If you don’t want others knowing what your reading, you should probably stick to paper. That’s the conclusion of an Electronic Frontier Foundation study that looked at how our e-book readers collect information, and what the device maker has access to during our daily use.
Not surprisingly always on connected devices such as the Amazon Kindle and the Barnes and Noble Nook log everything from what you read, to how long you read it, while more limited devices without wireless such as the Sony Reader can’t track you quite so closely.The EFF suggests anyone concerned with their privacy stick with the open-source FBReader, but lets face it, we prefer having our e-books delivered in seconds over a high speed wireless network don’t we?
Anyone else concerned with the privacy of your e-reader? Or did you check all your expectations of privacy at the Ethernet jack when you first logged on to the net in the first place? Let us know what you think.
In case you missed it, Google CEO Eric Schmidt, in an interview on CNBC, seem to suggest that Google’s take on user privacy was pretty much open-ended. Schmidt said “If you have something that you don't want anyone to know, maybe you shouldn't be doing it in the first place.” Some thought this was Google blaming the victim rather than the victimizer. Not the sort of ‘got-your-back’ attitude many would like to see in their search-engine provider.
In addition, Google changed its search-engine privacy settings, to better personalize the experience. One of the changes made is the storing of 180-days of search history in a browser cookie, so Google has a database on which to draw for second-guessing what you want to look for.
In all the hubbub, Mozilla’s Director of Community Development, Asa Dotzler, said that users should drop Google in favor of Bing, which Dotzler said provides better privacy guarantees.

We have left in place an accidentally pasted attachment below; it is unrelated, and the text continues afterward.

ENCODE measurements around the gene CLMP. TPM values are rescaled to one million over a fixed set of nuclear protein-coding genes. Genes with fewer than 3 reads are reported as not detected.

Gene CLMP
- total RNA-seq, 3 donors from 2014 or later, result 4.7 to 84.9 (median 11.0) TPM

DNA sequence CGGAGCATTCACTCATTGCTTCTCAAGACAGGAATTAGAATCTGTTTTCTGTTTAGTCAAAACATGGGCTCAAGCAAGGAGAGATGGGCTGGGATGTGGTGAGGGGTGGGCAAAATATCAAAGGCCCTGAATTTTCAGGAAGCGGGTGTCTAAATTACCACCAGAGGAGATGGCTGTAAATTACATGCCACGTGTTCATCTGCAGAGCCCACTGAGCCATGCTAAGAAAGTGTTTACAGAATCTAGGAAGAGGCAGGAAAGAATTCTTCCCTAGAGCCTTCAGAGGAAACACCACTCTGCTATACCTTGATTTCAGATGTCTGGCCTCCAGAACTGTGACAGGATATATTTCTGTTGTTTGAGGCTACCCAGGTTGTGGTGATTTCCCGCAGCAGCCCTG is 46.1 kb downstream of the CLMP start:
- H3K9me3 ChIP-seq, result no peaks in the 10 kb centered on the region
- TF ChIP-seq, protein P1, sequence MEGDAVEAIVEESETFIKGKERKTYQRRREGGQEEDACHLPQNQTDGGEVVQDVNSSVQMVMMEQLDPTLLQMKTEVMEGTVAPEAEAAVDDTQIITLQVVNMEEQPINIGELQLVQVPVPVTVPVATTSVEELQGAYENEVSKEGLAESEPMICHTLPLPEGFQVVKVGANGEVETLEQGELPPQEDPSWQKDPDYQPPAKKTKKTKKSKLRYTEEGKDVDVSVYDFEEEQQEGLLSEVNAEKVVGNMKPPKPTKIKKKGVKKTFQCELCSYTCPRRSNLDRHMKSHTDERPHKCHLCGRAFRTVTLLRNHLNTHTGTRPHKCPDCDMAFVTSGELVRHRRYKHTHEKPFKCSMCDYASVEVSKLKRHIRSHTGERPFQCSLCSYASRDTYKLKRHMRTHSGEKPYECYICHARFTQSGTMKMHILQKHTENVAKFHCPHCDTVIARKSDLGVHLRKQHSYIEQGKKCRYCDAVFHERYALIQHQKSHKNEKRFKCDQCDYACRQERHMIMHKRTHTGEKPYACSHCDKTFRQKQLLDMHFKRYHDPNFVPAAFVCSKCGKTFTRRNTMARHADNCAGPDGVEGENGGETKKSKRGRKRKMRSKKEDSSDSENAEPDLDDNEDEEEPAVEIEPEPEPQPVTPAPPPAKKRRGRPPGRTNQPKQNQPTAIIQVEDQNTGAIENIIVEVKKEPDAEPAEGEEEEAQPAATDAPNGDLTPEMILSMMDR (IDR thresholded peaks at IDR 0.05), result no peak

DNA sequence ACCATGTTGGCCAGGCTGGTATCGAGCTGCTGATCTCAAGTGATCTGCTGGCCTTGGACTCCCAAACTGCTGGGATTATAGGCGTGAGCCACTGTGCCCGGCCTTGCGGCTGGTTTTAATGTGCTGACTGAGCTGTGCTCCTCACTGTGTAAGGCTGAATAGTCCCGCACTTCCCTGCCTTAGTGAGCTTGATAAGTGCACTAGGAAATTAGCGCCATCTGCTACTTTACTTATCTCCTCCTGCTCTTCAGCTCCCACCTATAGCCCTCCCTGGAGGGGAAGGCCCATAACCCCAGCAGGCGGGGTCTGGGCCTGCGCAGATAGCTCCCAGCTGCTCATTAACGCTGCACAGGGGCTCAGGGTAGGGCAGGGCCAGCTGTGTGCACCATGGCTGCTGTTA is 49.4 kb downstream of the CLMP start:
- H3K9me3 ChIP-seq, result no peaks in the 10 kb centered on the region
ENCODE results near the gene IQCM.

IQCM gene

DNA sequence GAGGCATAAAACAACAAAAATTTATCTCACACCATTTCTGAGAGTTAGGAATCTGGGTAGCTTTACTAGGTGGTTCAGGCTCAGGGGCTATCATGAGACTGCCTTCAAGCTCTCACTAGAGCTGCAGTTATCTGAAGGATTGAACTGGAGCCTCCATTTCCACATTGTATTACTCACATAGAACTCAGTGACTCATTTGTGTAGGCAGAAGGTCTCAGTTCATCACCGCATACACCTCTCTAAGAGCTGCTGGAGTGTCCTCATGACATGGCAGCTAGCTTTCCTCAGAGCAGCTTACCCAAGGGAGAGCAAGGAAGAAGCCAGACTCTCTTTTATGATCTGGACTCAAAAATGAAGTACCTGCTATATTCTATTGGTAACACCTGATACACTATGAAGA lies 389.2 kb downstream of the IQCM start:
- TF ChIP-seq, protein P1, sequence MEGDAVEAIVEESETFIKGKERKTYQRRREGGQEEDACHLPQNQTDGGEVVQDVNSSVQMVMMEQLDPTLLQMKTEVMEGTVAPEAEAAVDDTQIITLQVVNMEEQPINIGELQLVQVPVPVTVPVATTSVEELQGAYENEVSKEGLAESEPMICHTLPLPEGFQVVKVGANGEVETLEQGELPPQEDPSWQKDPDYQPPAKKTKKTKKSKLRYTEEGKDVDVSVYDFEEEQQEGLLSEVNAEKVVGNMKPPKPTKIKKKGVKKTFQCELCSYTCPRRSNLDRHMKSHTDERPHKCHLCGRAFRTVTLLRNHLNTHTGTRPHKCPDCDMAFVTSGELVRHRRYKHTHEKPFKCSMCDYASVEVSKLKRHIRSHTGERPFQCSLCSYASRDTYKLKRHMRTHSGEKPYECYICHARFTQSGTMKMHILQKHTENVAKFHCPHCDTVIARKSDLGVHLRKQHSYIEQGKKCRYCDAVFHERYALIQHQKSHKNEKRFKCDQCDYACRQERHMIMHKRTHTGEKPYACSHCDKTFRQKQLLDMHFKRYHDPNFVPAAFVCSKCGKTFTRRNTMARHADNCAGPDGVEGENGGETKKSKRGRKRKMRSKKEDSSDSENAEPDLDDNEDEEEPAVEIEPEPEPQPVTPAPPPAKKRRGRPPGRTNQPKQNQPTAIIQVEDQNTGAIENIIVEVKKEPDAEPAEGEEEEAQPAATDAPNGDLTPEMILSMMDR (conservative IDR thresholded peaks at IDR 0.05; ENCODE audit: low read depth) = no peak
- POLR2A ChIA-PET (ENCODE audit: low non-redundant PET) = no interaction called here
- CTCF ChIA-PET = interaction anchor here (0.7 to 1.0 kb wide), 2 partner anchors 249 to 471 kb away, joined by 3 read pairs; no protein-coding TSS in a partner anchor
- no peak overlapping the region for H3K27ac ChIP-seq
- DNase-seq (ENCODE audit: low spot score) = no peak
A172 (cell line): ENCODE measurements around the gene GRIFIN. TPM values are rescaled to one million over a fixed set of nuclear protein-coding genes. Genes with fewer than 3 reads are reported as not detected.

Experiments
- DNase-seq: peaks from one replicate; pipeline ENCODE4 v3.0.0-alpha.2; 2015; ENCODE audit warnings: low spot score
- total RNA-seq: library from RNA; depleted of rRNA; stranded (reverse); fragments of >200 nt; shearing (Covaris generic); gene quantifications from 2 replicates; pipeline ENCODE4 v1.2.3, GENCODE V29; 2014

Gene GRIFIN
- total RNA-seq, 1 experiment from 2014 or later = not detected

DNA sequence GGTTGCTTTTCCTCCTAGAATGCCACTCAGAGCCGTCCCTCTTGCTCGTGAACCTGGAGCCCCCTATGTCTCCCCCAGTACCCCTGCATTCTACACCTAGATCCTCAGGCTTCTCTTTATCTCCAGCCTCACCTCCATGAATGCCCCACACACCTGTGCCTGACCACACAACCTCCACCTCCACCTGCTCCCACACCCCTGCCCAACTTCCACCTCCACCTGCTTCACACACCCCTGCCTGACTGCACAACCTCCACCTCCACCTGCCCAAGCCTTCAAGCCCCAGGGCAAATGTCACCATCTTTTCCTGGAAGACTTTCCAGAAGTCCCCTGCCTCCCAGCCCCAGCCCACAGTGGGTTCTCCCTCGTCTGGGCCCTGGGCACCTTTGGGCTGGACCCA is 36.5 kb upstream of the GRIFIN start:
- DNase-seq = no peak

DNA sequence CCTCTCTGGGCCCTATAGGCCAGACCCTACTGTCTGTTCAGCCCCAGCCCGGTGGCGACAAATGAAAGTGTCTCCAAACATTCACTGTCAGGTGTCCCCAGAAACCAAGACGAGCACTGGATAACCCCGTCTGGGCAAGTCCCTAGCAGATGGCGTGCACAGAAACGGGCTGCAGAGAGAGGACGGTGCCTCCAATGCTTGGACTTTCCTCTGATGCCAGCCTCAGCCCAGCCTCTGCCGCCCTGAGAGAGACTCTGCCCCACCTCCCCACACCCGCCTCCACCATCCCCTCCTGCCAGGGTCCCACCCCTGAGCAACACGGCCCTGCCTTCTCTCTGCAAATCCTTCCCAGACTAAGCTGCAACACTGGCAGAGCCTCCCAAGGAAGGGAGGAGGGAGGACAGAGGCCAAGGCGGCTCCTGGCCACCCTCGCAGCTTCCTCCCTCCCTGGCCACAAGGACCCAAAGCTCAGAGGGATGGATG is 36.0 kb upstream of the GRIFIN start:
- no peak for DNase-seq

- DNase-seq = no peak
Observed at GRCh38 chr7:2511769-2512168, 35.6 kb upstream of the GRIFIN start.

Hot on the heels of the controversy, Bing is touting both its privacy, and changes which enhance that privacy. Bing will now give you greater control over the history of your recent searches with “See all”, “Clear all”, and “Turn Off” options. (In “See all” you can delete individual search requests. “Turn off” lets you disable the history function all together.) In addition, Microsoft will store a maximum of four weeks of searches (up from 48-hours), in a browser cookie.
In the announcement of these changes, Microsoft said “...we've tried to build privacy and respect for your search history into the overall experience and not as an afterthought. Too many systems provide us with choice, but little control.”
In a legal back-and-forth between the Ontario Police Department in California and Sergeant Jeff Quon, the overarching privacy issues concerning technology have come into full view (once again).
Sgt. Jeff Quon sued the Ontario Police Department after his texting transcripts were read by his lieutenant. While the messages were sent to/from a department-issued pager (yep, pager), Sgt. Quon claims his fourth amendment rights were violated by the department.